What PG&E customers need to know about Tesla’s virtual power plant program

California has had a lot of power outages in the past few years. In 2019 alone, there were over 11,000 total blackouts that impacted 13.6 million Californians.

California has had a lot of power outages in the past few years. In 2019 alone, there were over 11,000 total blackouts that impacted 13.6 million Californians. This is because grid failure is becoming more common. So it's no surprise that more and more homeowners are installing energy storage, like the Tesla Powerwall, to keep their lights on during an outage.

Now, thanks to a joint venture by utility giant Pacific Gas & Electric (PG&E) and Tesla, Powerwall battery owners can make money while helping their community. PG&E customers who own Powerwalls can allow the utility access to the energy stored within their batteries. This will help meet energy demands and prevent widespread blackouts.

There are already over one thousand homes participating in the program, and Tesla estimates there are about fifty thousand Powerwall batteries eligible within PG&E's territory. But what exactly is a virtual power plant? How much money can you earn through the program? And is it even worth it to join?

What is Tesla’s virtual power plant and how does it work?

Before we get into the specifics of Tesla and PG&E’s new program, we have to answer the obvious question: What is a virtual power plant? Virtual power plants aggregate individual home energy systems so they can work together as one unit and deploy stored energy as a way to reduce demand on the grid.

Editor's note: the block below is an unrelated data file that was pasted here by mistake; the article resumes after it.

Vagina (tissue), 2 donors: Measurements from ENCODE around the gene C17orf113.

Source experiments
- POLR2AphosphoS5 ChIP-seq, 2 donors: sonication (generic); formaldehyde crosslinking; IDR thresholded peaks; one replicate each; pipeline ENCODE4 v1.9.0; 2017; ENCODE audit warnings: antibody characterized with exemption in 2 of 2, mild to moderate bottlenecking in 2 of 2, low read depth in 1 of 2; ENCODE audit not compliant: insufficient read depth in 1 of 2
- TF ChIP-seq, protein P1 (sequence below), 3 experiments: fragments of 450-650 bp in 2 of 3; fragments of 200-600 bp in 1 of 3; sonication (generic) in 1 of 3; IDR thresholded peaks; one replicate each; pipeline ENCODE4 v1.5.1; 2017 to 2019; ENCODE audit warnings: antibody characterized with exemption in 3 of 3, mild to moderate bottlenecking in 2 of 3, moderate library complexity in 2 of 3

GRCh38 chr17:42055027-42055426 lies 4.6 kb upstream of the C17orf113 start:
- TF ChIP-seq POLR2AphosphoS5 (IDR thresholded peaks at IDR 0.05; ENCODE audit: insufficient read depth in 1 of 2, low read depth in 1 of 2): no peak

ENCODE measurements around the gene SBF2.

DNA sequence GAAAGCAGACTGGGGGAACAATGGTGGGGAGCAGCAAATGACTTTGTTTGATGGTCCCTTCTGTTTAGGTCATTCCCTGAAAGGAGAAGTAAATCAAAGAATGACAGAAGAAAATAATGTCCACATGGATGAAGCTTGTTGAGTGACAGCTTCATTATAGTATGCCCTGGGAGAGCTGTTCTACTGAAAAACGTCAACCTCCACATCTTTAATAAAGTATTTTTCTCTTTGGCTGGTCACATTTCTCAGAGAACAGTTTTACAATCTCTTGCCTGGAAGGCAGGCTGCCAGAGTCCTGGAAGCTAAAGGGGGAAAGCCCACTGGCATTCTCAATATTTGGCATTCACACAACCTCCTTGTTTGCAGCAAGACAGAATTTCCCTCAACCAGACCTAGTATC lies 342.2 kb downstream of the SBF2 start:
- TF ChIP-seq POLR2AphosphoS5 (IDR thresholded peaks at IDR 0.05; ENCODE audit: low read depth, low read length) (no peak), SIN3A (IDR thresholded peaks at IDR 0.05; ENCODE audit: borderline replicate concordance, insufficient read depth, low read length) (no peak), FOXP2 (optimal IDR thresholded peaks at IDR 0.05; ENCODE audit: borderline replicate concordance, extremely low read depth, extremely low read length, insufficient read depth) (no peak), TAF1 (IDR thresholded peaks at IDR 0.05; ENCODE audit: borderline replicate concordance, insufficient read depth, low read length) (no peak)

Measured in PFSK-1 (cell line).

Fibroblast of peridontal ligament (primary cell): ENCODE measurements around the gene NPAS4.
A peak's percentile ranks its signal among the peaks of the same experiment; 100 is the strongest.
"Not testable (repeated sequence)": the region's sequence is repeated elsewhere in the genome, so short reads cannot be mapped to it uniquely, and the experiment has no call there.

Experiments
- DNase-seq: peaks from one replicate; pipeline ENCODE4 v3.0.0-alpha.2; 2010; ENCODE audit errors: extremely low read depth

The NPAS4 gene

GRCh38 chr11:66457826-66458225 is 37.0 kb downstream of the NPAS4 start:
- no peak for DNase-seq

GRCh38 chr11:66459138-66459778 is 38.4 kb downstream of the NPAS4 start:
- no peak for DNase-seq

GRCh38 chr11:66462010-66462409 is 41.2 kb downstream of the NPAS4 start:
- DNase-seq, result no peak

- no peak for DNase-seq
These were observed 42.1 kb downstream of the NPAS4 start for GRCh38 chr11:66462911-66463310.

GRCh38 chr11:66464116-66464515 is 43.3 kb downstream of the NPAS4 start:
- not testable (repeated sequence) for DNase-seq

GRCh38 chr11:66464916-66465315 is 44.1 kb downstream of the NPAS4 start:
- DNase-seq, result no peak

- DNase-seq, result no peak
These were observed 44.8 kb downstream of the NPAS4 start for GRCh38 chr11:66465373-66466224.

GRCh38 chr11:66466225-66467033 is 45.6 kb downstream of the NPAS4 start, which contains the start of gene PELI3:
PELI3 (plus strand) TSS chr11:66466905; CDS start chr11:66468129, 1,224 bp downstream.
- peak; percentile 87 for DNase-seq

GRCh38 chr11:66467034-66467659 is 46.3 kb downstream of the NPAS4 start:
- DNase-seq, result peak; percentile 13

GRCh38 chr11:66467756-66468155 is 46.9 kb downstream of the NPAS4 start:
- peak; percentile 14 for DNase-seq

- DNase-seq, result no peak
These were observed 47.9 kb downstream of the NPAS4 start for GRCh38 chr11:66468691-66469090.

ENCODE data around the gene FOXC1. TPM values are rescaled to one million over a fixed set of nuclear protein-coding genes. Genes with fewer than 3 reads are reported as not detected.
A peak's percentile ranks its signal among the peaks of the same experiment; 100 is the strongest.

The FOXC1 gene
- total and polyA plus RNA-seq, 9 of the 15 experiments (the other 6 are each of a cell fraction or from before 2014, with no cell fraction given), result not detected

The Tesla and PG&E program creates a network of Powerwall batteries that PG&E can use to help with increased stress on the grid. This is done as part of a statewide initiative called the Emergency Load Reduction Program (ELRP). The goal of this program is to reduce energy consumption and increase electricity supply in order to improve grid reliability.

When you join the Tesla VPP, you allow Tesla and PG&E access to your battery and the energy stored in it. When a grid emergency occurs, PG&E will issue an ELRP alert to let you know when the energy in your battery will be used. Using the energy from customers’ Powerwalls decreases stress on utility infrastructure and helps prevent widespread power outages. In exchange for using your Powerwall, you receive payment from Tesla.

Here is a basic overview of the program. However, it is not as simple in practice. There are a few key details you need to know about how the program works to get a better understanding.


People who participate in Tesla's VPP program are paid $2 per extra kilowatt-hour that their Powerwall discharges. This is important to remember - you will only be paid for the energy that is discharged from your battery that is above the amount of electricity the battery would release on a normal day.

Here is an example to help you understand how this works. There is an ELRP event from 5 PM to 6 PM and your Powerwall is fully charged. Normally, your Powerwall supplies your home with 2 kWh of electricity per day. However, during the event, 5 kWh are released from your battery. Because the Powerwall normally supplies you with 2 kWh, you will only get paid for the additional 3 kWh used:

  • 5 kWh total - 2 kWh normal use = 3 kWh additional
  • 3 kWh additional x $2 per kWh = $6 incentive payment for event

You will receive incentive payments from Tesla, not PG&E. Tesla has said that the payments will go out before the end of March 2023 and could be issued on an annual basis, or a more frequent basis determined by Tesla.

Event duration and frequency